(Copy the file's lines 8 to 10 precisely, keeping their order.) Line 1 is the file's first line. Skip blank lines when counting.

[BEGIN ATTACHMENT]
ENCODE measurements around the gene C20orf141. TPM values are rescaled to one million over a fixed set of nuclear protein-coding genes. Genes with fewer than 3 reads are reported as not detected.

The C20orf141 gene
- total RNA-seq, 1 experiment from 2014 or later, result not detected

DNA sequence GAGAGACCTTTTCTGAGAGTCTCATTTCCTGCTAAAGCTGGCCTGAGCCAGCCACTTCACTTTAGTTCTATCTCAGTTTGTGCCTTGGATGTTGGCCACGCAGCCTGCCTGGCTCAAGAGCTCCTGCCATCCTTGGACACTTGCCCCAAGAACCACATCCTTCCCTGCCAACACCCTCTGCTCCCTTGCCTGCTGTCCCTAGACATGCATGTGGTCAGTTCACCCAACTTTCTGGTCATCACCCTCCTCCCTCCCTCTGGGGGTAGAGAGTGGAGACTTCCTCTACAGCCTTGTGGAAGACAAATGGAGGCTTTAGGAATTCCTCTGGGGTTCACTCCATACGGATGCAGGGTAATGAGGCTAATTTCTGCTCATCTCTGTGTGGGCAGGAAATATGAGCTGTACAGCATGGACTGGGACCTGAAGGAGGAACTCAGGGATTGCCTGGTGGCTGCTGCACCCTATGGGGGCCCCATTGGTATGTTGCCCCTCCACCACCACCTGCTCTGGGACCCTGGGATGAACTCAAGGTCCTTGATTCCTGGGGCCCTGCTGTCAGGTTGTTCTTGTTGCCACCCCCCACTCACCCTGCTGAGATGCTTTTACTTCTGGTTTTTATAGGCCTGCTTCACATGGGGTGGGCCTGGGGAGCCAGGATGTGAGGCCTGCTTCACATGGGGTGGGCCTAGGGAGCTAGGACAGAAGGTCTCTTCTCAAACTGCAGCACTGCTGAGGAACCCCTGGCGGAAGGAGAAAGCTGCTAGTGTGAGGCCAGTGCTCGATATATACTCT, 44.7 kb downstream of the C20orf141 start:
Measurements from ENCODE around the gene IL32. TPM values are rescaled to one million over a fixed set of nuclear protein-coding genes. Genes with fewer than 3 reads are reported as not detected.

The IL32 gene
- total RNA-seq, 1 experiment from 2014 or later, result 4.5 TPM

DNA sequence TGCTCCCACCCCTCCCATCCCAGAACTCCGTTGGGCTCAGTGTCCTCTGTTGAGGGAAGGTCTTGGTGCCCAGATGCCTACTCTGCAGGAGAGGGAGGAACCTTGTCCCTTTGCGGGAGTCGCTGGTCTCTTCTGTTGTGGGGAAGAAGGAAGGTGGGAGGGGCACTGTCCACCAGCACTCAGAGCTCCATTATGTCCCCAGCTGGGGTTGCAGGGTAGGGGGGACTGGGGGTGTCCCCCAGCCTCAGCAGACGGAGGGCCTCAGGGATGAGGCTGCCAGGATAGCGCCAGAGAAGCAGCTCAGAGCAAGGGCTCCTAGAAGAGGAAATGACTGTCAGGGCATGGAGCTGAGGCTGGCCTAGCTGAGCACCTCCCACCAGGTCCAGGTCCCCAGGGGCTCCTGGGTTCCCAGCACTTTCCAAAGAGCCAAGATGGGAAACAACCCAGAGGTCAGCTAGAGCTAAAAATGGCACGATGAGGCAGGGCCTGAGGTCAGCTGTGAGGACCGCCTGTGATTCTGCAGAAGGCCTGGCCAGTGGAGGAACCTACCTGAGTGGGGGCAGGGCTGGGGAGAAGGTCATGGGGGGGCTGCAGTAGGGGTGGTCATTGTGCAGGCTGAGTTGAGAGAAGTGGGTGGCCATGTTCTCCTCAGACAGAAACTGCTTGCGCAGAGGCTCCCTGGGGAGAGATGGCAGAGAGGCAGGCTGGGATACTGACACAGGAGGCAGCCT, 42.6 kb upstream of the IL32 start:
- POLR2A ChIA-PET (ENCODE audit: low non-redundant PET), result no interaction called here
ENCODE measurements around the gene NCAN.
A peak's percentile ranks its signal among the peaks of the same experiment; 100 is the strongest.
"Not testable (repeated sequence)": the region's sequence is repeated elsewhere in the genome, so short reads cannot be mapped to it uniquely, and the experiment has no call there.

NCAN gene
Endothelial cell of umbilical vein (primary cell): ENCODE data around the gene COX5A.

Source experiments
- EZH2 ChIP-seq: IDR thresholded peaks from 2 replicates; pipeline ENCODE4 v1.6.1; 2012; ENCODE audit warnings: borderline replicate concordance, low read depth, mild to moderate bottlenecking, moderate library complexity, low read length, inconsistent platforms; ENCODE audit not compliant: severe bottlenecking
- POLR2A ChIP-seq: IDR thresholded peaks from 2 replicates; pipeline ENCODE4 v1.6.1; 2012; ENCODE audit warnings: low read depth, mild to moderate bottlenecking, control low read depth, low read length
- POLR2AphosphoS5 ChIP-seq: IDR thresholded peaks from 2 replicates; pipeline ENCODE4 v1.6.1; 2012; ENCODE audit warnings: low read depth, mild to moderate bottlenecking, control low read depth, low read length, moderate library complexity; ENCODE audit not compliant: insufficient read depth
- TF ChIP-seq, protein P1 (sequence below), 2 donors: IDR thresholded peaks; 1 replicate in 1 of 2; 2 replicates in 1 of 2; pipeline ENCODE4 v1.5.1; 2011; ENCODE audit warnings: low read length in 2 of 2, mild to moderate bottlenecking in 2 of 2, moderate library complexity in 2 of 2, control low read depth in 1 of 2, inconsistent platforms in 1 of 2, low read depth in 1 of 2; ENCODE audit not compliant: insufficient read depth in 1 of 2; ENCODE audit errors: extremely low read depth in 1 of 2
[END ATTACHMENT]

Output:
DNA sequence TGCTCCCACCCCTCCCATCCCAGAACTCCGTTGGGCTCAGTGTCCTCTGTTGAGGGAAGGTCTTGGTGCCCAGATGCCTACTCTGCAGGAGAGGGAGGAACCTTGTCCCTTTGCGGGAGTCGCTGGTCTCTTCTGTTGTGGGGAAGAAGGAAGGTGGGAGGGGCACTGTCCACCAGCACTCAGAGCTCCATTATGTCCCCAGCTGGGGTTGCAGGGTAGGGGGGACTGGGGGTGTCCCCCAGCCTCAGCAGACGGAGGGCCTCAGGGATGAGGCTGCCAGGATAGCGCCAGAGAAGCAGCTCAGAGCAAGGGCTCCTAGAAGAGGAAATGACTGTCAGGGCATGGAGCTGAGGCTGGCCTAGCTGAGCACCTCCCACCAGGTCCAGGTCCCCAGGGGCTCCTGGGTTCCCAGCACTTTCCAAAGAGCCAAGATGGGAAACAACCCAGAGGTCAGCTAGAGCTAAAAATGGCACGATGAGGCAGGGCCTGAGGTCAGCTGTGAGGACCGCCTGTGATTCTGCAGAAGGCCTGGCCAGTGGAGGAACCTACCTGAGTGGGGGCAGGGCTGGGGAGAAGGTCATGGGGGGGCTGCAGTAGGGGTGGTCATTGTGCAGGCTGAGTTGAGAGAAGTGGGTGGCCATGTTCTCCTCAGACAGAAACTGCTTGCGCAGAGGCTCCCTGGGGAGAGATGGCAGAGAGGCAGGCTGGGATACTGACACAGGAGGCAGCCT, 42.6 kb upstream of the IL32 start:
- POLR2A ChIA-PET (ENCODE audit: low non-redundant PET), result no interaction called here
ENCODE measurements around the gene NCAN.